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Insect repellent is killing salamanders that control mosquito numbers

A new study has revealed that insect repellents containing picaridin are potentially lethal to salamanders. For the first time, the researchers have found that the presence of these repellents in surface waters are actually increasing the numbers of adult mosquitoes by killing off salamanders, which provide mosquito control by feeding on the larvae.

Insect repellents are developed to defend against mosquito-borne diseases like dengue, Zika, and West Nile virus. The researchers set out to investigate the impact of two common insect repellents on salamander and mosquito larvae.

Study co-author Emma Rosi is a freshwater ecologist at Cary Institute of Ecosystem Studies.

“Use of insect repellent is on the rise globally,” said Rosi. “Chemicals in repellents enter aquatic ecosystems through sewage effluent and are now common in surface waters. We set out to understand the impact of repellent pollution on both larval mosquitoes and the larval salamanders that prey on them.”

The study was focused on Repel 100 Insect Repellent, which contains DEET, and Sawyer Premium Insect Repellent, which contains picaridin. In a lab, mosquito larvae and spotted salamander larvae that had just hatched were exposed to three varying concentrations of the chemicals, as well as a control treatment.

“The concentrations in our experiments are conservative; we prepared them based on unadulterated commercial formulations, not concentrations of pure active compounds,” said Rosi.

The mosquito larvae were not affected by the treatments and matured without any limitations. However, after four days of exposure to the repellent with picaridin, salamanders began to display signs of impaired development such as tail deformities. By day 25, between 45 and 65 percent of salamander larvae exposed to picaridin died.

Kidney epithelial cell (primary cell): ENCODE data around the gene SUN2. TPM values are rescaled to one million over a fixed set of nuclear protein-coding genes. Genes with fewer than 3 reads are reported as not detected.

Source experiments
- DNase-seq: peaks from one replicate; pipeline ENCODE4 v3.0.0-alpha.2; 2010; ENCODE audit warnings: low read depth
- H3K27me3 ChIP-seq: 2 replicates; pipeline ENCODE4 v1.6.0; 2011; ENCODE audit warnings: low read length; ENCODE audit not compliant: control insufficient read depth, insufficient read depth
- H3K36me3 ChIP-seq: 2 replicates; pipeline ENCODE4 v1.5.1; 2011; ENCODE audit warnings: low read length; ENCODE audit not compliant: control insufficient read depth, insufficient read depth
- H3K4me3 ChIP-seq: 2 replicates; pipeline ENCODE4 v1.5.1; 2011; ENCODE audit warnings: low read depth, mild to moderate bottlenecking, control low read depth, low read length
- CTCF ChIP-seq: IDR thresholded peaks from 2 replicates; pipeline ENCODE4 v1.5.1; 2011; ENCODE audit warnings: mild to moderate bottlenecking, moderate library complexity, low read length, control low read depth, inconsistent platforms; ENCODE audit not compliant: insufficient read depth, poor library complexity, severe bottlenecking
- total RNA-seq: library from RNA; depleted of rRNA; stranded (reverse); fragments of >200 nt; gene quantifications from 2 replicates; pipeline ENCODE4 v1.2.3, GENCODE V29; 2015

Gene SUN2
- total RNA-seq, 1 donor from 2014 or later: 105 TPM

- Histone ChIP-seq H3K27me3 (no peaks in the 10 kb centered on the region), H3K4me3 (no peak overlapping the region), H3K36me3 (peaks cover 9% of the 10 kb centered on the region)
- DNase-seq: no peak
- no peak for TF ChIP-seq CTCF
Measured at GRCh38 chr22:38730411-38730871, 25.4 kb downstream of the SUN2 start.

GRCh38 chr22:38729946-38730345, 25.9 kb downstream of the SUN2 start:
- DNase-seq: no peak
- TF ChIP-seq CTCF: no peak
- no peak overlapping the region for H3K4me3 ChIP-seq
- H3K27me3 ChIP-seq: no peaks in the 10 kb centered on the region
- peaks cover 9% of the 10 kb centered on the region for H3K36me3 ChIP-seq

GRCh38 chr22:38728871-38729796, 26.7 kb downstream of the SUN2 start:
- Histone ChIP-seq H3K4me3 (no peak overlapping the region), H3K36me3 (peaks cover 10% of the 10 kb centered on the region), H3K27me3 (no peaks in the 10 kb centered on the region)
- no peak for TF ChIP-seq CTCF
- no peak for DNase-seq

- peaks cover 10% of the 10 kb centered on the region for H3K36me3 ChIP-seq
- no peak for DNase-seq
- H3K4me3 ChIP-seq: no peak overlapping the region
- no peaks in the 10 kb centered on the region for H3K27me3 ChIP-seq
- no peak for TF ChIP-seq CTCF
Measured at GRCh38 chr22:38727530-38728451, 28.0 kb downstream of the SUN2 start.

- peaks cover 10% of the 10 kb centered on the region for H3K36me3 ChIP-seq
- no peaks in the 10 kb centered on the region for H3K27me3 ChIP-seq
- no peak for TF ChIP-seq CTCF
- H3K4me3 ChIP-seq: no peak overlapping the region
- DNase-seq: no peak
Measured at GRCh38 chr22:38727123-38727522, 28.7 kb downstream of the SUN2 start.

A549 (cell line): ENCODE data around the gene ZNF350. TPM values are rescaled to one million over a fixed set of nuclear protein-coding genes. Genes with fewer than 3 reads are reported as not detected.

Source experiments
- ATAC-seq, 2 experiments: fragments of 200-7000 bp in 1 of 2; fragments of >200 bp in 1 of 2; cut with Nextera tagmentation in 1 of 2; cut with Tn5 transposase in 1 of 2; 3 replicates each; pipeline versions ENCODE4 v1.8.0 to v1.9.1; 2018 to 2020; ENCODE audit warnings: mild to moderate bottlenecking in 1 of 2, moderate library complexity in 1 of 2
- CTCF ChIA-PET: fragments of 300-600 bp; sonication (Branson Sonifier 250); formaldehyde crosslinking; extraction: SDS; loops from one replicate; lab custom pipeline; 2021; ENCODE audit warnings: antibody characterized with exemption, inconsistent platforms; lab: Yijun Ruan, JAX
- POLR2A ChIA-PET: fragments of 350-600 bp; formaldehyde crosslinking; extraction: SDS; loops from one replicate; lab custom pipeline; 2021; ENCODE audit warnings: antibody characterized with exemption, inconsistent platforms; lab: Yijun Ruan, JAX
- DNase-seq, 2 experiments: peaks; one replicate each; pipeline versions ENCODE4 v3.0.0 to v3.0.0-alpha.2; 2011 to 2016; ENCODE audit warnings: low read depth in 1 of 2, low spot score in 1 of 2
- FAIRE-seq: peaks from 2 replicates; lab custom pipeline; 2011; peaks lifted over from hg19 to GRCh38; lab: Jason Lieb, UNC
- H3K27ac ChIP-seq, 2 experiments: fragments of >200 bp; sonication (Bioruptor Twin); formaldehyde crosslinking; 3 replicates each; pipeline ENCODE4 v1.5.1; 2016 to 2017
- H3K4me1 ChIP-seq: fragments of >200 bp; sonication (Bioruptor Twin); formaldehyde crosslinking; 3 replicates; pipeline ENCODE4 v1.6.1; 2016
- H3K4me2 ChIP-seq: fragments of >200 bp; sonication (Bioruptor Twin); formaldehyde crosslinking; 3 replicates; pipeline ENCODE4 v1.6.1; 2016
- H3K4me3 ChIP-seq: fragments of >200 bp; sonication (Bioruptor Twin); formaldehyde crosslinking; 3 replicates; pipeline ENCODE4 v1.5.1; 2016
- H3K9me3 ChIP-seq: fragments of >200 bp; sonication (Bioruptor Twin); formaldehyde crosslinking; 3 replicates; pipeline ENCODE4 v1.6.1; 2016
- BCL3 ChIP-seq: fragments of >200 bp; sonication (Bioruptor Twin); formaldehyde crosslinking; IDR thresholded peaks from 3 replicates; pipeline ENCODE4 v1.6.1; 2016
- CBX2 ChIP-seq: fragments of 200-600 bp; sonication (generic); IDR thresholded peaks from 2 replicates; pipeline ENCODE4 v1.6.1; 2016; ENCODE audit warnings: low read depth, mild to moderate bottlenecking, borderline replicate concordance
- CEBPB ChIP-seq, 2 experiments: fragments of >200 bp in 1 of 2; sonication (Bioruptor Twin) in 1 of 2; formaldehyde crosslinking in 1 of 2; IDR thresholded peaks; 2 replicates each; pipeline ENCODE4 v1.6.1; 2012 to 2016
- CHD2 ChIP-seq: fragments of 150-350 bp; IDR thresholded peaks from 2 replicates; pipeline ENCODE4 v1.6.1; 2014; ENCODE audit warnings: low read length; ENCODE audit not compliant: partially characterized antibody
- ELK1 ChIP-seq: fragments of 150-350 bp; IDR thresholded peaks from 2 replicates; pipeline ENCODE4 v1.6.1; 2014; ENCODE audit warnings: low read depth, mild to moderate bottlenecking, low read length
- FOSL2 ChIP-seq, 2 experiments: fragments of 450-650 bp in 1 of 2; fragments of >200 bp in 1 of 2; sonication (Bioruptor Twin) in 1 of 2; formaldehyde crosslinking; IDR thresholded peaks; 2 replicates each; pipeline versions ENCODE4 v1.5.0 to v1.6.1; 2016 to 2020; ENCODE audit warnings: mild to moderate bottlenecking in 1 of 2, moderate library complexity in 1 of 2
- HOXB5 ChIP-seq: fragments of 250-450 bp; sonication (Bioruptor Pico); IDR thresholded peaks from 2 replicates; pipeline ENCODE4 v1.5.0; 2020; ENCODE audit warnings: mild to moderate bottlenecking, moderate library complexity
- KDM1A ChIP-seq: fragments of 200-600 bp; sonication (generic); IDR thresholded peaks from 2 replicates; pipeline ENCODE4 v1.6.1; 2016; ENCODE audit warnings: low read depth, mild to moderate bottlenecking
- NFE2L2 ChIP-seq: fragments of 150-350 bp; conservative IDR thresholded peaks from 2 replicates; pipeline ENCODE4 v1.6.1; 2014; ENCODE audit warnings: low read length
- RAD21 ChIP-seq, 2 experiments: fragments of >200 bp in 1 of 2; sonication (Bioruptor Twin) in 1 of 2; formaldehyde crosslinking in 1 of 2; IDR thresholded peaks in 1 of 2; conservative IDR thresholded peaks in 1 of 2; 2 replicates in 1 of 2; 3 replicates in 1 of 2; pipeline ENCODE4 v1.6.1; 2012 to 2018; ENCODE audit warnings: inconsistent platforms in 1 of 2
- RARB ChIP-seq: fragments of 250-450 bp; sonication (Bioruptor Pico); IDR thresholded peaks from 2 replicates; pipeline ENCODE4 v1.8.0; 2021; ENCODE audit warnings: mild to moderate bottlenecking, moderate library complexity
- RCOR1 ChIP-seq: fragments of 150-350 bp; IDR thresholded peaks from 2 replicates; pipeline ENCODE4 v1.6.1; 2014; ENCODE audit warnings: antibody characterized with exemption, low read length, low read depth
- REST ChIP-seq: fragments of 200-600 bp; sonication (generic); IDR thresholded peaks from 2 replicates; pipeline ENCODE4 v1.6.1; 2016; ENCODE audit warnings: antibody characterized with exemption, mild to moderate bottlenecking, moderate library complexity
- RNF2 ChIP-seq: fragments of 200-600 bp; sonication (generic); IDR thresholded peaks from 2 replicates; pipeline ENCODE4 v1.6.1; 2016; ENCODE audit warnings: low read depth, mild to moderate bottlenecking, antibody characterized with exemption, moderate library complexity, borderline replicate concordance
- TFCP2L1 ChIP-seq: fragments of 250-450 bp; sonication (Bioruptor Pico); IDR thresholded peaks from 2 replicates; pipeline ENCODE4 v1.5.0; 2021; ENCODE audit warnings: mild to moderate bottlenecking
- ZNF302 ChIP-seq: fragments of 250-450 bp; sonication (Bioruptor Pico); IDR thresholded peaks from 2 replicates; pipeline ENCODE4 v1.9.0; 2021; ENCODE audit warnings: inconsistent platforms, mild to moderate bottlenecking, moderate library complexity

“Our findings demonstrate that larval salamanders suffer severe mortality and developmental deformities when exposed to environmentally relevant concentrations of commercially available repellent containing the active ingredient picaridin,” said study co-author Barbara Han.

“The expediency of salamander mortality was disconcerting. When studying the effects of a chemical on an amphibian, we usually look for a suite of abnormalities. We couldn’t collect these data because the salamanders died so quickly.”

Standard tests known as LC50 tests are used to define a chemical’s environmental toxicity. Based on one life stage of a single species, these tests measure how long it takes for half of a test population to die with increasing exposure to a chemical over four days.

Study co-author Alexander Reisinger is an assistant professor at University of Florida, Gainesville.

“We observed heavy salamander mortality with picaridin, but not until after the fourth day of exposure. By the LC50 measure, picaridin would be deemed ‘safe,’ but clearly, this is not the case. If a substance doesn’t kill organisms within the first few days of exposure, it can still be toxic and have ecological impacts,” explained Professor Reisinger.

Study lead author Rafael Almeida is a postdoctoral researcher at Cornell University who conducted the research as a visiting PhD student at the Cary Institute.

“The amount of repellents entering waterways peaks seasonally. If amphibians are exposed during a sensitive life stage, entire cohorts could perish. The population would not have a chance to recover until the following year. Meanwhile, mosquitoes would continue to reproduce. It suggests a negative feedback loop,” said Almeida.

“The effects of repellents containing DEET and picaridin need to be studied further to determine the extent to which these chemicals disrupt aquatic ecosystems and potentially increase mosquito-borne disease risk worldwide.”

The study is published in the journal Biology Letters.

By Chrissy Sexton, Staff Writer

Image Credit: John P. Clare

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